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DNA hit helps solve 20 year old murder, says AG Cooper

Release date: 10/11/2006

Kinston: A murder committed more than twenty years ago has been solved thanks to good investigative work including DNA analysis by the SBI Crime Lab, Attorney General Roy Cooper said today.

“Once again, this incredible technology has helped solve a murder case and bring justice for a victims’ family,” Cooper said. “Our investment in more DNA experts at the SBI Crime Lab will help convict another suspected murderer.”

DNA analysis of evidence by the State Bureau of Investigation’s Forensic Biology lab identified Johnny Ray Mewborne, 44, as a suspect in a murder, rape and robbery committed at a Kinston convenience store in February of 1985. Kinston Police and the SBI today arrested Mewborne who is currently serving a life sentence as a habitual felon for robbing Kinston convenience stores. The arrest was announced by Kinston Police at a press conference today.

Early on Saturday, February 23, 1985, Kinston Police got a report that Benita Green Murphy was missing from her job at the Scotchman Convenience Store at 2405 North Queen Street. Murphy’s body was discovered later that day off Rural Paved Road 1556 in Lenoir County. An autopsy revealed that she had been raped and stabbed.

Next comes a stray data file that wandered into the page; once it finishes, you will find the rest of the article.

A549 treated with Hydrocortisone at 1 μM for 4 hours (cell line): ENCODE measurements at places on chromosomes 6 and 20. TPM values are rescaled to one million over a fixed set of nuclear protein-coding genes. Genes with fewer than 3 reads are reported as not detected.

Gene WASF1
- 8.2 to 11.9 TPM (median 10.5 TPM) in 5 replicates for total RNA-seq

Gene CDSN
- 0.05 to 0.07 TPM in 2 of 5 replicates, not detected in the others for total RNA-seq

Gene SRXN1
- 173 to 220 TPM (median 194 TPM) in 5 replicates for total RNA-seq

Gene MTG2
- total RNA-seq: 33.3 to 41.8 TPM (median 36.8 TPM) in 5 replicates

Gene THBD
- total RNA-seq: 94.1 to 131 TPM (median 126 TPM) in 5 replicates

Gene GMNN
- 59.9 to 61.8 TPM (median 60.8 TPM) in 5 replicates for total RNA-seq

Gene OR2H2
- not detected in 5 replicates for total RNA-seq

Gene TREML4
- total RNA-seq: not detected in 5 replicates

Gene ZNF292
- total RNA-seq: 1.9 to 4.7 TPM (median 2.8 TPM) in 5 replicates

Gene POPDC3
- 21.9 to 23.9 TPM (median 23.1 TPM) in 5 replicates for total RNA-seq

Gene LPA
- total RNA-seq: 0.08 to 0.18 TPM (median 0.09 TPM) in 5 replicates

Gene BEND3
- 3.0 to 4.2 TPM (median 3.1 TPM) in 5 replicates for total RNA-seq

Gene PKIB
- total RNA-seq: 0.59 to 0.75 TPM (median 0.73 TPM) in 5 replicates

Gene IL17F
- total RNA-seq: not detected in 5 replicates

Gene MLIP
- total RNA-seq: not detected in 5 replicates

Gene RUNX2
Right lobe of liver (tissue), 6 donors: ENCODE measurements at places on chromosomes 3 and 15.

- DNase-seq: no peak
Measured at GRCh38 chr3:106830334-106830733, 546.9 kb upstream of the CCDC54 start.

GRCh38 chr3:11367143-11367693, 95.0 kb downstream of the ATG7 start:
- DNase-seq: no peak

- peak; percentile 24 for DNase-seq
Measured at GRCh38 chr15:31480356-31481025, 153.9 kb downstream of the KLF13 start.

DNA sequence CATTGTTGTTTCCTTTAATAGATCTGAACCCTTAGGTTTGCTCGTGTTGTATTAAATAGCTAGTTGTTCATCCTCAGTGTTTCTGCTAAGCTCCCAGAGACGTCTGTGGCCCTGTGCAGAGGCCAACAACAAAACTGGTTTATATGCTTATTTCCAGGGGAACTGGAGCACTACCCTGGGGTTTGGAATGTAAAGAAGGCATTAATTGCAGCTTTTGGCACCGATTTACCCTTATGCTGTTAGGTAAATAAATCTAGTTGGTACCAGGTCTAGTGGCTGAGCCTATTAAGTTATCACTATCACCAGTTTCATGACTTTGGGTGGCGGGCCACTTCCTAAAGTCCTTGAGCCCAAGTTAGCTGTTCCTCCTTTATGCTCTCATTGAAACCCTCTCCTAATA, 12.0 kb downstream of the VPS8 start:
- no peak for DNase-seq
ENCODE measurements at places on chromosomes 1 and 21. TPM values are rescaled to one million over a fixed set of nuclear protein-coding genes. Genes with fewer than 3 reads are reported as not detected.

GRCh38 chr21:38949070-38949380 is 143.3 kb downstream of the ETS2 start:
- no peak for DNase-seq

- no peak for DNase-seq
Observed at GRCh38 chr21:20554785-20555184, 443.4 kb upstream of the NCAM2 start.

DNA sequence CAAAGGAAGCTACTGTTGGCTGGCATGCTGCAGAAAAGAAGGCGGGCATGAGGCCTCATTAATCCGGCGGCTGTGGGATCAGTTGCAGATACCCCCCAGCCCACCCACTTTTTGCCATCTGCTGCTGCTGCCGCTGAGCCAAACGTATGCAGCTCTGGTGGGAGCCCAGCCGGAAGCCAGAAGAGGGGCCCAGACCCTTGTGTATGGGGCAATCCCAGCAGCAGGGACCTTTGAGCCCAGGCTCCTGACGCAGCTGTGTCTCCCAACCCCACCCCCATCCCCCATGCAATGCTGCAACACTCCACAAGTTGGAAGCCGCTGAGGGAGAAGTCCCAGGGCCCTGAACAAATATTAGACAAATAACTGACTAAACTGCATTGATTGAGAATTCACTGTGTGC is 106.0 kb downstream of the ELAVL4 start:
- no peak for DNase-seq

SBI agents worked with the Kinston Police and the Lenoir County Sheriff’s Office to follow many leads over the course of 21 years of investigation. In 2005, an SBI agent and Kinston Police officer developed a new lead that triggered reexamination of evidence from the crime. Investigators submitted evidence collected in the case to the SBI Crime Lab for DNA analysis. The Lab developed a DNA profile of the suspect and used it to search the state’s database of convicted offender DNA, getting a hit, or match, to Mewborne’s DNA.

Cooper has long pushed to expand North Carolina’s ability to use DNA evidence to convict the guilty and exonerate the innocent. He led the fight in 2003 to have North Carolina include all felons in its convicted offender DNA database, giving detectives a greater field to search. The database has more than doubled in size since then, helping to solve more cases. The SBI Crime Lab has gotten 363 hits in 2005 and 2006, more than double the number of hits to the database in the prior decade.

“DNA can pinpoint a suspect,” said Cooper. “A DNA match means investigators can confront a suspect with the truth and put a rapist or murderer behind bars.”

Cooper has also won more DNA experts so that the lab can work cases more quickly and is expanding the SBI Crime Lab to improve the efficiency of DNA testing. He plans to continue to ask legislators for more DNA experts to help law enforcement solve crimes and get murderers and rapists off the streets.